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"...if anyone makes the assistance of grace depend on the humility or obedience of man and does not agree that it is a gift of grace itself that we are obedient and humble, he contradicts the Apostle who says, "What have you that you did not receive?" (1 Cor. 4:7), and, "But by the grace of God I am what I am" (1 Cor. 15:10). (Council of Orange: Canon 6)

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    We are a community of confessing believers who love the gospel of Jesus Christ, affirm the Biblical and Christ-exalting truths of the Reformation such as the five solas, the doctrines of grace, monergistic regeneration, and the redemptive historical approach to interpreting the Scriptures.

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  • « Images of the Savior (43 The Second Giving of the Law) | Main | Defending Sola Fide - A Historical Overview »

    What is "that"?

    For by grace you have been saved through faith; and that not of yourselves, it is the gift of God; not as a result of works, so that no one may boast. Ephesians 2:8-9 (NASB)

    In these words, the Apostle Paul destroys all notions of salvation by works. We are saved by the grace of God which is received through faith, and works play no part at all. As the next verse (v.10) makes clear, God has indeed planned for believers to do good works, but as this and many other passages in scripture would affirm, the works are the fruit and not the root of our salvation. True believers do good works, but works play no role at all in how we receive salvation, for it is "not as a result of works."

    This much is clear, but questions have arisen as to what exactly is meant by the one word "that" in Ephesians 2:8. We know that whatever it is, it is the gift of God, but can we determine exactly what this gift is?

    Some say that the gift is "faith" while others say it is "grace" and still others say it is "salvation." What may be a point of dispute from the reading of the English translations becomes settled when looking into the original Greek text.

    Putting it in terms we can hopefully all understand, the Greek word for "that" is transliterated into English as touto and is in a neuter form. The way to determine what it refers to is to look for the other neuter in the immediate context. That's how the issue would normally be resolved, except that in this particular case, there isn't one. "Grace" is feminine; "have been saved" is masculine, and "faith" is also in a feminine form. In this case then, what the "that" refers to is all in the preceding clause. The grace, the salvation and the faith - all of these things - is the gift of God.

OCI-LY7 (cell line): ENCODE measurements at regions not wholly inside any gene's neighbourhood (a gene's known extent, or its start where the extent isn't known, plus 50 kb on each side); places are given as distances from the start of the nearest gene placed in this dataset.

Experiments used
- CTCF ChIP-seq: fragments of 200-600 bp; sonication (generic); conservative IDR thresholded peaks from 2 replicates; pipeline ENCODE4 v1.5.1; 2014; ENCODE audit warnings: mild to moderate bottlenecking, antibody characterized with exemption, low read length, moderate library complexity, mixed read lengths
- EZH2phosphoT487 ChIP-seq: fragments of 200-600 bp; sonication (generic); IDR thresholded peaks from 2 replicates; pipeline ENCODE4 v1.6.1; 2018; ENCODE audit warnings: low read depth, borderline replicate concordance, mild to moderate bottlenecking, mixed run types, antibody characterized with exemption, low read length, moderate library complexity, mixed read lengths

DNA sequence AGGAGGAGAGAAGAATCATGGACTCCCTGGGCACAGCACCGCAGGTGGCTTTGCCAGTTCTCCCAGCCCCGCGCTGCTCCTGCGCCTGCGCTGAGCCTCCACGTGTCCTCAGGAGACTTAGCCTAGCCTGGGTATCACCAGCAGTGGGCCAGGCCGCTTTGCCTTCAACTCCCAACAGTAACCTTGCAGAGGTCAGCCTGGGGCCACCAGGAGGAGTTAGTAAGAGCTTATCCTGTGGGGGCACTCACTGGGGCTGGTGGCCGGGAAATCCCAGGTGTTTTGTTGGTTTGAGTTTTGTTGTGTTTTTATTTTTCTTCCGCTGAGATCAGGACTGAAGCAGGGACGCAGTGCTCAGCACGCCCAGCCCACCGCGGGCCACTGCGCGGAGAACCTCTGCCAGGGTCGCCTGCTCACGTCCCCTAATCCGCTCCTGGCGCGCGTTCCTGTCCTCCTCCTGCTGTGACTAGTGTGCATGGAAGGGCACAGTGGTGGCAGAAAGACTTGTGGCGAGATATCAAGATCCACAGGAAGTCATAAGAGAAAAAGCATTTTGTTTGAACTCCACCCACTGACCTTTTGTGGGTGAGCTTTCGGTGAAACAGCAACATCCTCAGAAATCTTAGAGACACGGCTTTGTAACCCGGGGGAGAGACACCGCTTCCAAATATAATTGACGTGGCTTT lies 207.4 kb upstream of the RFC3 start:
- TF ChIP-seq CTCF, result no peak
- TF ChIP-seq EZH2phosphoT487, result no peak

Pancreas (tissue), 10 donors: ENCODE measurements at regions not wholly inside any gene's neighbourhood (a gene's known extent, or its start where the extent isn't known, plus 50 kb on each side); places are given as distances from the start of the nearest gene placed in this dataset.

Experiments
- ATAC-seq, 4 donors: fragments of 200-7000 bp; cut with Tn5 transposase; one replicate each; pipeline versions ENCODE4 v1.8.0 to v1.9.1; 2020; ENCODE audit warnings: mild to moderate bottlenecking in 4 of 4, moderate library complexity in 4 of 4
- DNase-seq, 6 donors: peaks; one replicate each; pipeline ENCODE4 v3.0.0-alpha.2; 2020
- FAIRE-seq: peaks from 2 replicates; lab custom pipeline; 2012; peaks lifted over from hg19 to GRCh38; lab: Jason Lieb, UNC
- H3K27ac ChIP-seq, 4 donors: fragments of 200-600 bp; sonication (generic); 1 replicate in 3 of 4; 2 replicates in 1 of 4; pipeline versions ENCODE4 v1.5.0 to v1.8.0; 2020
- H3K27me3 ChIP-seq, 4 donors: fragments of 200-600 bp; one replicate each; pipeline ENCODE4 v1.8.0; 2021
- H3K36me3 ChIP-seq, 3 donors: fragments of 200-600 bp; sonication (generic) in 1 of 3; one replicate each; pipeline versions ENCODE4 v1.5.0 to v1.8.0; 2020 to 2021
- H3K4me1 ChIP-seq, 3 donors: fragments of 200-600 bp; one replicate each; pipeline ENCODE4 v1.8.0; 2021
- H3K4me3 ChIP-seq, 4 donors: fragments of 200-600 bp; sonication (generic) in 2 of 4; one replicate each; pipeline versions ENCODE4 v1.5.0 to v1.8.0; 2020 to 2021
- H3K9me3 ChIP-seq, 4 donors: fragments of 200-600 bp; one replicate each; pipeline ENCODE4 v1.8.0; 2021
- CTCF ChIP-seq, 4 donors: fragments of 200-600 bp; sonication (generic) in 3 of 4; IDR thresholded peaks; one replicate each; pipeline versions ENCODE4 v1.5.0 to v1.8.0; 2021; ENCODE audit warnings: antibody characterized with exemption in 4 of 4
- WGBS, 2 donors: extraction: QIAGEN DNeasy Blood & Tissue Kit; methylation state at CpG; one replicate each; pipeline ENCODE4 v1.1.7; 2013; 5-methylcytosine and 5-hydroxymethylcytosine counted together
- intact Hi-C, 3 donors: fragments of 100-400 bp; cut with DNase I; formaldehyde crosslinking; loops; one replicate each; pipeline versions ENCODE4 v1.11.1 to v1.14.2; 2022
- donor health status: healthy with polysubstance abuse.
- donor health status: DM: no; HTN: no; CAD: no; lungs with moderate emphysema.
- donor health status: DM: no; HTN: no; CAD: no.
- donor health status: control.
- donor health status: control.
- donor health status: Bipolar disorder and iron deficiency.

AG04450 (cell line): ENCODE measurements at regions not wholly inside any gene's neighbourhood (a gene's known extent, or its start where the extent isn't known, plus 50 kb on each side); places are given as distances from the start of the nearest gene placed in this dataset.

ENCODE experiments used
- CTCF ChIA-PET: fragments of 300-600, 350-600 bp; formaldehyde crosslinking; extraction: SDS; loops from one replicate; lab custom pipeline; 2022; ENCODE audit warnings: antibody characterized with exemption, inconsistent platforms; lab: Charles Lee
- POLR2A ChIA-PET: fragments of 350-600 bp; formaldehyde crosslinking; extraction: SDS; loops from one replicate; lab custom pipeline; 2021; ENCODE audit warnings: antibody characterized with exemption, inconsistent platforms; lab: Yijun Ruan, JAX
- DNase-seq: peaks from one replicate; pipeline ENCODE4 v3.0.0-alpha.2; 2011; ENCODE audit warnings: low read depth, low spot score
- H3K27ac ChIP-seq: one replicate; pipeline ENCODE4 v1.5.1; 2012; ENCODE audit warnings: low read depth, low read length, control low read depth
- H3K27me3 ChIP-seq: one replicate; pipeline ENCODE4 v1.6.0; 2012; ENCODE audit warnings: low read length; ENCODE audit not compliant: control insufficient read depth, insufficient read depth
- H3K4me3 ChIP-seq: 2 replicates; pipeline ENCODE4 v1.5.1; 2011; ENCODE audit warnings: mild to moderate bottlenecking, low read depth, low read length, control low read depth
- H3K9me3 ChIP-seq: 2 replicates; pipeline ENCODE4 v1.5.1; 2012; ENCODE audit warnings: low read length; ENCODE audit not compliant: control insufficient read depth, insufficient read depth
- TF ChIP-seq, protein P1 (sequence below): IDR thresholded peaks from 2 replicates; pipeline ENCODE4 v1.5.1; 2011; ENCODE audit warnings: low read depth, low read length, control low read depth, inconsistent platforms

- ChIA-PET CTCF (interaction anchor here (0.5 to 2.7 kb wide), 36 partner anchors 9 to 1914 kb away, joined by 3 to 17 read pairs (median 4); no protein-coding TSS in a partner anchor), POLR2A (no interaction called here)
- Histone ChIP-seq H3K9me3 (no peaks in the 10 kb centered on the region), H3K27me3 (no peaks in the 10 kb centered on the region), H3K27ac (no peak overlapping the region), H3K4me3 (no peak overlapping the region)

Paul is making it clear that nothing in our salvation has its origin in man. Salvation, grace and faith - all of this is the gift of God. Because of this, human boasting is not merely discouraged, or kept to a minimum, it is completely eliminated. The grace by which we are saved and the faith that is the mechanism through which we receive it - yes, even this faith - is the gift of God (see also Phil. 1:29).

    With Scripture alone as our firm foundation we affirm that justification is by grace alone, received through faith alone, because of Christ alone, all to the glory of God alone.

    Posted by John Samson on February 6, 2009 01:09 PM

    Comments

    Great post. I especially love this, "the works are the fruit and not the root." Great wording.

    God bless.

    Excellent! I never tire of hearing it! Thanks!

    Great post! I can't wait (well I have to I guess) to grow in Greek!

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